May 2019
BBI Media News
Publishers of SageWoman, and Witches&Pagans magazines
and the PaganSquare blogosphere.
Celtic month of Magical Willow

Article adapted from article from Molly's post at her blog Woodspriestess at PaganSquare.

Good May Morning!

I woke with the smell 
of Belfire still in my hair
and knelt in a circle
of hawthorn and roses
to bless my brow, cheeks,
and neck with dew. 
I heard the sound of
hooves on leaf and stone
and saw three deer leaping
away through the woods. 
I lifted my arms to sun
exhilarated with wild enchantment. 
What a blessing it is to live
right here, right now.

This week you might wish to pick or buy flowers for your home, to add touches that give you a sense of warmth and hominess, or light candles or diffuse oils near you while you go about your household tasks.

“What greater praise can I give you than to call you green? Green, rooted in light, shining like the sun that pours riches on the wheeling earth; incomprehensible green, divinely mysterious green, comforting arms of divine green protecting us in their powerful circle…”

--Hildegard of Bingen

Down the full May Magic Ritual as a free pdf.

Molly is a priestess who holds MSW, M.Div, and D.Min degrees. She finished her dissertation about contemporary priestessing in the U.S. She is the author of Womanrunes, Earthprayer, and The Red Tent Resource Kit. Molly and and her husband Mark co-create Story Goddesses, original goddess sculptures, mini goddesses, pendants, and ceremony kits at Brigid’s Grove, where they also publish Womanrunes book and deck sets

Plant Allies:
The Hidden Magic of the Green World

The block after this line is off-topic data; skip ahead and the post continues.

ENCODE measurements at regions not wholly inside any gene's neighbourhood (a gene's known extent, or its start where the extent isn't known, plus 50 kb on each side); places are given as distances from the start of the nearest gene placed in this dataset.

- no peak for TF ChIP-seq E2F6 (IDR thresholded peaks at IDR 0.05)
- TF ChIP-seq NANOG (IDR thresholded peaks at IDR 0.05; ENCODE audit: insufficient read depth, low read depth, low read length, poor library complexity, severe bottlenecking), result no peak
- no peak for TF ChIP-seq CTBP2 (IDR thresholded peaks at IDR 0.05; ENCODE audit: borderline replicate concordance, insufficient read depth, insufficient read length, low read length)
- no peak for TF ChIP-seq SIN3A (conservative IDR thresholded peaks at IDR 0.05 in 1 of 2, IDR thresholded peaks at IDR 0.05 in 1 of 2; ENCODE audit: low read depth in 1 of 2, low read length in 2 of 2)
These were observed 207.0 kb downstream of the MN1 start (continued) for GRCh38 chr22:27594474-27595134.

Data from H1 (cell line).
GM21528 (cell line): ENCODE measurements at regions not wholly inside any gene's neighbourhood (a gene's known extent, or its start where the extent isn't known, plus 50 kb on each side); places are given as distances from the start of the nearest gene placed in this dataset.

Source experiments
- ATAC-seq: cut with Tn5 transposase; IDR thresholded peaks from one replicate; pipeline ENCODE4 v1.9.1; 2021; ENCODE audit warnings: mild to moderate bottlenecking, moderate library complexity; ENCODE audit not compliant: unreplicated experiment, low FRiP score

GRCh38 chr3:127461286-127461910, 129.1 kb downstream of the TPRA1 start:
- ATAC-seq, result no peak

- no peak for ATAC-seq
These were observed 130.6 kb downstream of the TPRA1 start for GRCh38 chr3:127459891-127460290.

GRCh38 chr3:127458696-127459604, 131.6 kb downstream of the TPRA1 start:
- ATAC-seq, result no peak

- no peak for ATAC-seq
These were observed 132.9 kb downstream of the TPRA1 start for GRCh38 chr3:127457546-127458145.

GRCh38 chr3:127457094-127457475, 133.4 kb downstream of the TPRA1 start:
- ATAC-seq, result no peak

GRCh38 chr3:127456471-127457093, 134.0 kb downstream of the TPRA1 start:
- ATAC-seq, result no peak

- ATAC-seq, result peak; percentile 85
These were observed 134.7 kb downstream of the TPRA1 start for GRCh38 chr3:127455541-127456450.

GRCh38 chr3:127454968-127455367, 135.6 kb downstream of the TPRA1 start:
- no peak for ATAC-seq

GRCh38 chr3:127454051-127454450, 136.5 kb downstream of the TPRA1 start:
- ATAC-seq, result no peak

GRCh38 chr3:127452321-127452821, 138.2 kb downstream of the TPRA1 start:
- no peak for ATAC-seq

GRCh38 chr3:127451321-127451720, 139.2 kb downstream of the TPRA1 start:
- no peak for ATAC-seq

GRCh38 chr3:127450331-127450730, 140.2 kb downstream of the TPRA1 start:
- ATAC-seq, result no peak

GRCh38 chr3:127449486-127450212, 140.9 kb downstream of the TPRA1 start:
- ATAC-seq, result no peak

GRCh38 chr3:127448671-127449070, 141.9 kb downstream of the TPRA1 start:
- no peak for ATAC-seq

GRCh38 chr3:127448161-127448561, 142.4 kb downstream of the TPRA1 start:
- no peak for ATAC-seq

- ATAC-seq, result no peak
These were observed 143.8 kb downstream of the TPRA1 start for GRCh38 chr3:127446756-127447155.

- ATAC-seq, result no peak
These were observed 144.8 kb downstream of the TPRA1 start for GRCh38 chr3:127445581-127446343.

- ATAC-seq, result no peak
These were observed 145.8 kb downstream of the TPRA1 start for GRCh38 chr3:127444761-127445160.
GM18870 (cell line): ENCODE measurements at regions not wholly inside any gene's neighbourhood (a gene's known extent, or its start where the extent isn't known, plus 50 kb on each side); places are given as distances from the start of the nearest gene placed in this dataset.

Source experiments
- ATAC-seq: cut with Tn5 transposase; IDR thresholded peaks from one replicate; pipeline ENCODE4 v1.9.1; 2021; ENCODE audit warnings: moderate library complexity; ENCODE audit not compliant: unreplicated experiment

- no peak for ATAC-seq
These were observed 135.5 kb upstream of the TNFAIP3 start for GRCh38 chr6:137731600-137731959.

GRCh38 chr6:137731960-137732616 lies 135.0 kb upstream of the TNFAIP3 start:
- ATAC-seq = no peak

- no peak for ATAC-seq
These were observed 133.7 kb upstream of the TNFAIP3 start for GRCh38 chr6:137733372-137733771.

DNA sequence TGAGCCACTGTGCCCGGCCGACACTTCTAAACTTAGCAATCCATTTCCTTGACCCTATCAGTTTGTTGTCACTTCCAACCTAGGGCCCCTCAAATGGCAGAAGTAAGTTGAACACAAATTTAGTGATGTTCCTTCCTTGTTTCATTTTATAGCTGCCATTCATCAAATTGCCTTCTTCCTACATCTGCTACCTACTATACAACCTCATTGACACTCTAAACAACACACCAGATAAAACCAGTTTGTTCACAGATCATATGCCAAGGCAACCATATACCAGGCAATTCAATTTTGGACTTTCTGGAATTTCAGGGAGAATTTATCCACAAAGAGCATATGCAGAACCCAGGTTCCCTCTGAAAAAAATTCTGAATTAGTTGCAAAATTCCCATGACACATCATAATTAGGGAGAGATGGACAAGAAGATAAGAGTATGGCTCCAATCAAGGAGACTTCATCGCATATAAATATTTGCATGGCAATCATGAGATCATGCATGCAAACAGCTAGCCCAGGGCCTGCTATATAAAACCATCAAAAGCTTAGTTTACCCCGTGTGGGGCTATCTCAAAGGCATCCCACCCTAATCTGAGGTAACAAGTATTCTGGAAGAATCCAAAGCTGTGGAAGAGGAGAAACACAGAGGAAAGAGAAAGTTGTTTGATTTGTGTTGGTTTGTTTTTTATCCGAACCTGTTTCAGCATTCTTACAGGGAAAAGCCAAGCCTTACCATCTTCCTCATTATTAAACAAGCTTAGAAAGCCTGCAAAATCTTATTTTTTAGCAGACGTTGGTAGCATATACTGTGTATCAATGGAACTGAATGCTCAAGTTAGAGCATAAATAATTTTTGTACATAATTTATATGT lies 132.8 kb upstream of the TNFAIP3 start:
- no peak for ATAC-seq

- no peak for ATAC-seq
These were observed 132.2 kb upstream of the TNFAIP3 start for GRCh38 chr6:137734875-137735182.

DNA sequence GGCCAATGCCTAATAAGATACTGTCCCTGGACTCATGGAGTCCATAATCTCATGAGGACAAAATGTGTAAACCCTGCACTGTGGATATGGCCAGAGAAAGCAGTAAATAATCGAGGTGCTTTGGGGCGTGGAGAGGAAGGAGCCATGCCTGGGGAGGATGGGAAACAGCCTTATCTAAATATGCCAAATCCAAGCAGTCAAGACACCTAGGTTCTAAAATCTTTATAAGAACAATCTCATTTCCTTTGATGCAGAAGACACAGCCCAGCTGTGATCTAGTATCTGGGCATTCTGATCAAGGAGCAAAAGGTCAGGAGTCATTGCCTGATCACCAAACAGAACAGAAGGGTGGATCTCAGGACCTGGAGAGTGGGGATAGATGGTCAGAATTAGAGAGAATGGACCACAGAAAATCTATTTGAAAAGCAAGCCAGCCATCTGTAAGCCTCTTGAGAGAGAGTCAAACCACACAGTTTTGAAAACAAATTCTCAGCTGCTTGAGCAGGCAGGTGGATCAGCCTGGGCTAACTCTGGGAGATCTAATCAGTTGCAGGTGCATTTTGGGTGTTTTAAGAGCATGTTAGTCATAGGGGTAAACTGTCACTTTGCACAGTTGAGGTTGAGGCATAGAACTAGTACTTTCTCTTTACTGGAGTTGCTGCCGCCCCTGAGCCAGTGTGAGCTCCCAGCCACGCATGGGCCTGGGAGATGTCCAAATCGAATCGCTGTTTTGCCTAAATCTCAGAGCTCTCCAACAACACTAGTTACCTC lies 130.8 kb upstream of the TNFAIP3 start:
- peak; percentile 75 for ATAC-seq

Faerie Magic Last Chance to Pre-order: 
Witches &Pagans #37
(now publishing in early June)

In this issue of Witches&Pagans we share the experiences of herbalists, gardeners, magic-workers and ordinary folks as the weave relationships with our Green kin. 

See our full description of this upcoming issue here.

Featured Classic Paper Issue

The CroneThe Crone
SageWoman #51.
Only $8.95. Save 18
%.

One of our culture’s greatest taboos is aging, and when the impulse to deny the process of time is combined with still-present cultural ageism, what results is the near-invisibility of eldering women. In this issue of SageWoman, we celebrate the Crone -- symbol of all that our culture fears most -- by listening to the stories of aging women as well as the inner Crone within ourselves.

Pamela Collins speaks directly to the problem in her essay “Refusing Exile.” Juxtaposing her personal experience with the place of the Crone in Grail legend, Pamela learns to value the burgeoning Crone already present in her middle-aged self.

In “Wild Women Don’t Get the Blues” Rebecca Vassey describes the primal power with that witchiest of grandmothers -- the Underworld Goddess of Slavic legend, Baba Yaga -- while Anthea Francis’ deeply- probing essay “The Question of Aging: Towards Creating a Community of Care” directly addresses the compelling question of how we face our own aging while caring for our eldering parents, friends, and family members. Marilyn DeMario embraces the lighter side of aging in “My Croning Altar” and Burleigh Muten shares a tale of a surprising croning ritual in “Baby Crone: A Coming of Age Story.”